NBA Commissioner Adam Silver warns teams about tanking

SHANGHAI, CHINA - OCTOBER 08: NBA Commissioner Adam Silver attends a press conference during the 2017 Global Games - China on October 8, 2017 in Shanghai, China. (Photo by VCG/VCG via Getty Images)
SHANGHAI, CHINA - OCTOBER 08: NBA Commissioner Adam Silver attends a press conference during the 2017 Global Games - China on October 8, 2017 in Shanghai, China. (Photo by VCG/VCG via Getty Images) /

NBA Commissioner Adam Silver, aware of the attempt to tank for a high draft pick, warned teams about this practice.

The word “tanking” often gets associated with NBA teams that sit at the bottom of the standings, meaning they receive one of the top spots in the NBA Draft, pending the results of the lottery. The Philadelphia 76ers were linked to this practice under general manager Sam Hinkie, who accumulated draft picks for players, but was dismissed before “The Process” reached the playoff-esque level it has in 2017-18.

Rarely does the word “tanking” get directly heard from NBA teams. However, that was the case with Dallas Mavericks owner Mark Cuban, who received a fine $600,000 after he admitted to this practice.

Well, NBA Commissioner Adam Silver made sure the league understood his stance on tanking, with this memo sent to all 30 teams, according to USA Today. It focused on the integrity of the NBA and his issue with teams’ attempt to lower their roster quality to secure a higher draft pick:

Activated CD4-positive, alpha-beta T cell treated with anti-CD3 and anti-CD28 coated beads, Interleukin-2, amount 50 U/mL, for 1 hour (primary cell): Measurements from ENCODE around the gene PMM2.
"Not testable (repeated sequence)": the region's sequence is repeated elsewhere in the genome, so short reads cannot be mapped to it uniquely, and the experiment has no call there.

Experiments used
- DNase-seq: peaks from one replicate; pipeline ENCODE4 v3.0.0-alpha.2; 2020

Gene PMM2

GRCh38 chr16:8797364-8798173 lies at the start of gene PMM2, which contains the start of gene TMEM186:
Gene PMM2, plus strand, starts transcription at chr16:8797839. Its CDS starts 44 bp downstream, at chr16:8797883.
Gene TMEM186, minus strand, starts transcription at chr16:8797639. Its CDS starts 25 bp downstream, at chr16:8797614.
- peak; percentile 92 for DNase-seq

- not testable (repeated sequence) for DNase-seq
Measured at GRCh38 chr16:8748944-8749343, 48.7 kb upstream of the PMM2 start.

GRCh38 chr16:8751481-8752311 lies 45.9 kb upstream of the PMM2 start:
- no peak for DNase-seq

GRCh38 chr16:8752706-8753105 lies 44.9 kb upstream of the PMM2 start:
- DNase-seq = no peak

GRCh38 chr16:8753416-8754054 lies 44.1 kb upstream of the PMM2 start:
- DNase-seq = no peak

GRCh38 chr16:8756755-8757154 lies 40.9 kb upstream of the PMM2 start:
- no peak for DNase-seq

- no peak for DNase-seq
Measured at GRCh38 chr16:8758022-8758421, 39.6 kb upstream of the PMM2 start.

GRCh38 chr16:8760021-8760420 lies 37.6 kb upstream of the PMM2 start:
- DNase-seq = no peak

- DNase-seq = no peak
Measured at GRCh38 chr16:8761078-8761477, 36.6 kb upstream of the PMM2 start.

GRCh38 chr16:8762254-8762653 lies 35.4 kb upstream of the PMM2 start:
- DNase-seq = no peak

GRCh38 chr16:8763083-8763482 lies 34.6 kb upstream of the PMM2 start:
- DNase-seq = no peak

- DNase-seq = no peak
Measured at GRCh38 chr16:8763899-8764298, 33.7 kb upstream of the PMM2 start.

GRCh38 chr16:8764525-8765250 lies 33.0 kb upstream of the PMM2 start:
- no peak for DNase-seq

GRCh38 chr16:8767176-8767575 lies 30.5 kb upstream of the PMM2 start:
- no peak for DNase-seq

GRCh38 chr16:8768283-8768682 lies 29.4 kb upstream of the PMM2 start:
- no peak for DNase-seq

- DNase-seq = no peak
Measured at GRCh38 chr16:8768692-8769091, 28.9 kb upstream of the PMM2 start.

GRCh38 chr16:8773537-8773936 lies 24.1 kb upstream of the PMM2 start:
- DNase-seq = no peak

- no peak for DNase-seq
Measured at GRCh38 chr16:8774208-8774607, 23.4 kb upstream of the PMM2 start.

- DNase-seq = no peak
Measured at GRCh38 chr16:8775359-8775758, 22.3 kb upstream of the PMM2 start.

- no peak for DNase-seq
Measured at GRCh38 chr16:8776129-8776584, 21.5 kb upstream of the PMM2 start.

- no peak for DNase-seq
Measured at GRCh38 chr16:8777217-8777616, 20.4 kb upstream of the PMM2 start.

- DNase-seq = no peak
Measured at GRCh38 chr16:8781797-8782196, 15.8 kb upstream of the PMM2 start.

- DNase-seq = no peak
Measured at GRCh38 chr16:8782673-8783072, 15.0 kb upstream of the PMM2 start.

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“Over the past several seasons, discussions about so-called ‘tanking’ in the NBA have occurred with some frequency, both in the public discourse and within our league, and you as governors have taken steps to address the underlying incentive issues by adopting changes to our draft lottery system that will go into effect next year,” Silver wrote in the letter which was obtained by USA TODAY Sports. “Throughout this period, we have been careful to distinguish between efforts teams may make to rebuild their rosters, including through personnel changes over the course of several seasons, and circumstances in which players or coaches on the floor take steps to lose games.

“The former can be a legitimate strategy to construct a successful team within the confines of league rules; the latter — which we have not found and hope never to see in the NBA — has no place in our game. If we ever received evidence that players or coaches were attempting to lose or otherwise taking steps to cause any game to result otherwise than on its competitive merits, that conduct would be met with the swiftest and harshest response possible from the league office.”

“The integrity of the competition on the playing court is the cornerstone of our league,” he wrote. “It is our pact with the fans and with each other, the fundamental reason we exist as a preeminent sporting organization, the very product that we sell. With everything else changing around us, it is the one thing in our league that can never change. We must do everything in our power to protect the actual and perceived integrity of the game.”

It’s something Silver clearly took issue with and will try to stay in front of. The first step will see the top three picks of the lottery have an equal 14 percent chance of the No. 1 overall selection. This starts in 2019. So, if this rule was in play for the 2018 NBA Draft, the Atlanta Hawks, Sacramento Kings and Phoenix Suns would have equal odds at the No. 1 pick.

For the San Antonio Spurs, as long as this streak of playoff appearances continue, there’s no concern of tanking. They have not received a lottery pick since 1997. Before that, it was 1987 and 1989. Unless the Silver and Black fall out of the playoff race by April, they will not be in the lottery for the 21st consecutive year.

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Weigh in on this, Spurs fans. How do you feel about tanking? Is it a problem for the NBA or something to let go?